It’s the new year; a time when many people choose to implement serious changes in their lives. In the U.S. new year’s resolutions about physical health and financial stability overshadow other decisions by a wide margin. Mental health should also be included in these decisions.
Although American adults are seeking treatment in greater numbers than ever before, there are still many who do not. Some, due to stigma, and some, due to mental health not being seen as a key part of overall health. A couple of questions tend to come up in seeking treatment:
- Should I see a psychiatrist or a psychologist?
- What’s the difference in all these titles anyway?
Starting a mental health journey can seem overwhelming, so we’re going to break down some basic differences between psychology and psychiatry.
Defining Psychotherapy Terms
Let’s begin with some basic definitions related to psychotherapy from the American Psychological Association (APA) Glossary of Psychological Terms.
“Any of a group of therapies, used to treat psychological disorders, that focus on changing faulty behaviors, thoughts, perceptions, and emotions that may be associated with specific disorders.”
“The scientific study of the behavior of individuals and their mental processes.”
“An individual with a doctoral degree in psychology from an organized, sequential program in a regionally accredited university or professional school.”
“An individual who has obtained an M.D. degree and also has completed postdoctoral specialty training in mental and emotional disorders; a psychiatrist may prescribe medications for the treatment of psychological disorders.”
Psychology vs. Psychiatry
Every person is different and thus their route to mental health will be different. Often when people think of treatment, images of a psychological practice come to mind. Over the years this has been depicted with a patient reclining on a couch, while a doctor furiously scribbles notes, but doesn’t say much. Reality is a bit different.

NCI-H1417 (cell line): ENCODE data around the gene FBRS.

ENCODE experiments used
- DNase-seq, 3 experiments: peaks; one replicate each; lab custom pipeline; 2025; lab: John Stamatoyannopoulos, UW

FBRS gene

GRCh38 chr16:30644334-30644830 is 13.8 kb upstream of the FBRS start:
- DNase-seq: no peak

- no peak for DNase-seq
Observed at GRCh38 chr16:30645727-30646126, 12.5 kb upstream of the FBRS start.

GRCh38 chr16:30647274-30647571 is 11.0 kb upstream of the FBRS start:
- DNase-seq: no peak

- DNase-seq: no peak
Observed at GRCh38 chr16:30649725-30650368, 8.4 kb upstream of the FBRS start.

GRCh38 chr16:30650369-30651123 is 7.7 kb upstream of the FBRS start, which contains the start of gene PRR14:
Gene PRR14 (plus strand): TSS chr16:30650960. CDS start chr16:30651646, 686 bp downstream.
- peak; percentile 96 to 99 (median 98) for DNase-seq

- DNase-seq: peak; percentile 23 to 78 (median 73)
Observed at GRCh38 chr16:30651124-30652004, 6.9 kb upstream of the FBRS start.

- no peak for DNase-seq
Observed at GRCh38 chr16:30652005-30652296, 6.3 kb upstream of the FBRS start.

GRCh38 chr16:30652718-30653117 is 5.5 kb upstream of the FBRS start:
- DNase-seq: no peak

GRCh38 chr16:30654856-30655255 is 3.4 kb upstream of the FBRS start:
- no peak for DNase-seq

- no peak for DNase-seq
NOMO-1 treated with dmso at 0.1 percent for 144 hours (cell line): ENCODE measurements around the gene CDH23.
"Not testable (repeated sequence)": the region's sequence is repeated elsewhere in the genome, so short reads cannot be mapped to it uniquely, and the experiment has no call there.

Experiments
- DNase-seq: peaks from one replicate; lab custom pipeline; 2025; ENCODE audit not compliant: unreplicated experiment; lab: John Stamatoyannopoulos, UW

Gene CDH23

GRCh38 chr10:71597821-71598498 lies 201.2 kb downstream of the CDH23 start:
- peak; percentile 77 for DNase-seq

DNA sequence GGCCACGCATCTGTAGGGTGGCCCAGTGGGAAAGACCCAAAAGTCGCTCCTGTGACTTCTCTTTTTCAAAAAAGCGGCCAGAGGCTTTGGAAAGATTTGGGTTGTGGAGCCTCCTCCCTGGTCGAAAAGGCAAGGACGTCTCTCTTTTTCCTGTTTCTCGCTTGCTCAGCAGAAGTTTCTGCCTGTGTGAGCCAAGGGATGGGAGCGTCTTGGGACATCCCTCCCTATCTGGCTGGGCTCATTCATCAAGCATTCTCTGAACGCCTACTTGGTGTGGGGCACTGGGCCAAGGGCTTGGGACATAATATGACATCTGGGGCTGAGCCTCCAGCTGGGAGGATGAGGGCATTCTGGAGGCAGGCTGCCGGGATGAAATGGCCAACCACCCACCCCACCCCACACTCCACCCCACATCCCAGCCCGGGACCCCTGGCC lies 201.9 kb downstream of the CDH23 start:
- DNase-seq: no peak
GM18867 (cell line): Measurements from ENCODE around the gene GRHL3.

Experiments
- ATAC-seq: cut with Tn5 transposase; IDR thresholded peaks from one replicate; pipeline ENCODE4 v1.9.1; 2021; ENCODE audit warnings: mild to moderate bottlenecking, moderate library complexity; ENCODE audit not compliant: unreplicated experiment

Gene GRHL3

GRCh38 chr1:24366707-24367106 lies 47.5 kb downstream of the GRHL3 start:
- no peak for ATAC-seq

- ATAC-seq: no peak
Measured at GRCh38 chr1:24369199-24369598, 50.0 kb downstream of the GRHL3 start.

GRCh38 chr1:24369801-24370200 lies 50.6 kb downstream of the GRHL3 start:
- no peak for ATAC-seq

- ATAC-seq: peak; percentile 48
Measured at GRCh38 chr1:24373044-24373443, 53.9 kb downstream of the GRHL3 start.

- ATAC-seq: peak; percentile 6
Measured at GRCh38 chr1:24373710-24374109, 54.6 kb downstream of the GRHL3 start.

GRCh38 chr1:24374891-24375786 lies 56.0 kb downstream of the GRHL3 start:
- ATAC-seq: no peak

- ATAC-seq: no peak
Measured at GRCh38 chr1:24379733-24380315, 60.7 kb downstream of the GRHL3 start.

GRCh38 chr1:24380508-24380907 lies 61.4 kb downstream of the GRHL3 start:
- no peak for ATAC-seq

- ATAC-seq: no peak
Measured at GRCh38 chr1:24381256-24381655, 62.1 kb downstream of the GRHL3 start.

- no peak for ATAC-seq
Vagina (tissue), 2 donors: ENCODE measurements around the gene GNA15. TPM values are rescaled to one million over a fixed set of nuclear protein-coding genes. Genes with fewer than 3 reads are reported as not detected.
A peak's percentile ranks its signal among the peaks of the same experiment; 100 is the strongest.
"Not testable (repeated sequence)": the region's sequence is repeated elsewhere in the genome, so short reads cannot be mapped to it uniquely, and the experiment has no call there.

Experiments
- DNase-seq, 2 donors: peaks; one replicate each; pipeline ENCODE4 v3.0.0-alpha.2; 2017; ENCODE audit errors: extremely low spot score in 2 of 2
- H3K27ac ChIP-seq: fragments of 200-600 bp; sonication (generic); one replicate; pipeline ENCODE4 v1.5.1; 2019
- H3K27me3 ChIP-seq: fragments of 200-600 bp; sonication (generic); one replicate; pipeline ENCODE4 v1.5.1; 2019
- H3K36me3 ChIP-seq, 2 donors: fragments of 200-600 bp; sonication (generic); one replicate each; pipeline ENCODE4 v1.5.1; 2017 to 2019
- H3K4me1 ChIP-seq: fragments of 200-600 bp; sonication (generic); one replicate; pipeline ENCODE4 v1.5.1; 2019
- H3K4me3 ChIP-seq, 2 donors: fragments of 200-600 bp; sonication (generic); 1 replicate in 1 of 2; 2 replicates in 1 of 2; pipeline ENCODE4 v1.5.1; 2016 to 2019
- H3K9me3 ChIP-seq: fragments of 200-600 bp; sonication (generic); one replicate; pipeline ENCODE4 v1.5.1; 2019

Psychologists interactively discuss many topics with their patients to help them work through their problems. This is why psychology is referred to as “the talking cure” or “talk therapy.” They use their training and preferred approach, along with scientifically-validated procedures, to work with patients in the hopes of improving quality of life. Appointments with psychologists are longer, usually 30 minutes to one hour, as it takes time to get to know a patient and which methods and practical steps will best help them move forward in health.
The other image that comes to mind is that of a doctor who hands out medications, which is not always the go-to choice for these professionals. Also backed by great amounts of scientific research, psychiatrists are brought in when it is determined talk therapy is not a sufficient source of help for a patient. It is then medications are considered. As they are medical doctors, psychiatrists are able to write prescriptions based on a patient’s specific needs.
Psychiatrists have to be aware of the effects of various medications and the interactions new prescriptions could have with existing ones. They ask questions to find out how effectively (or not) medications work and will also ask questions to determine if and when changes need to be made to dosage. After initial intake appointments, sessions with psychiatrists or nurse practitioners, tend to be relatively short, often less than 15 minutes, unless there is a need for major changes.
If you decided to prioritize your mental health this year, the team at Holiner Psychiatric Group is here to help. The professionals at Holiner include psychiatrists, psychologists, nurse practitioners and physicians assistants with various specialities to help children, youth and adults. To get started, fill out our new patient appointment form or call us in Dallas at 972-566-4591, or McKinney at 469-742-0199.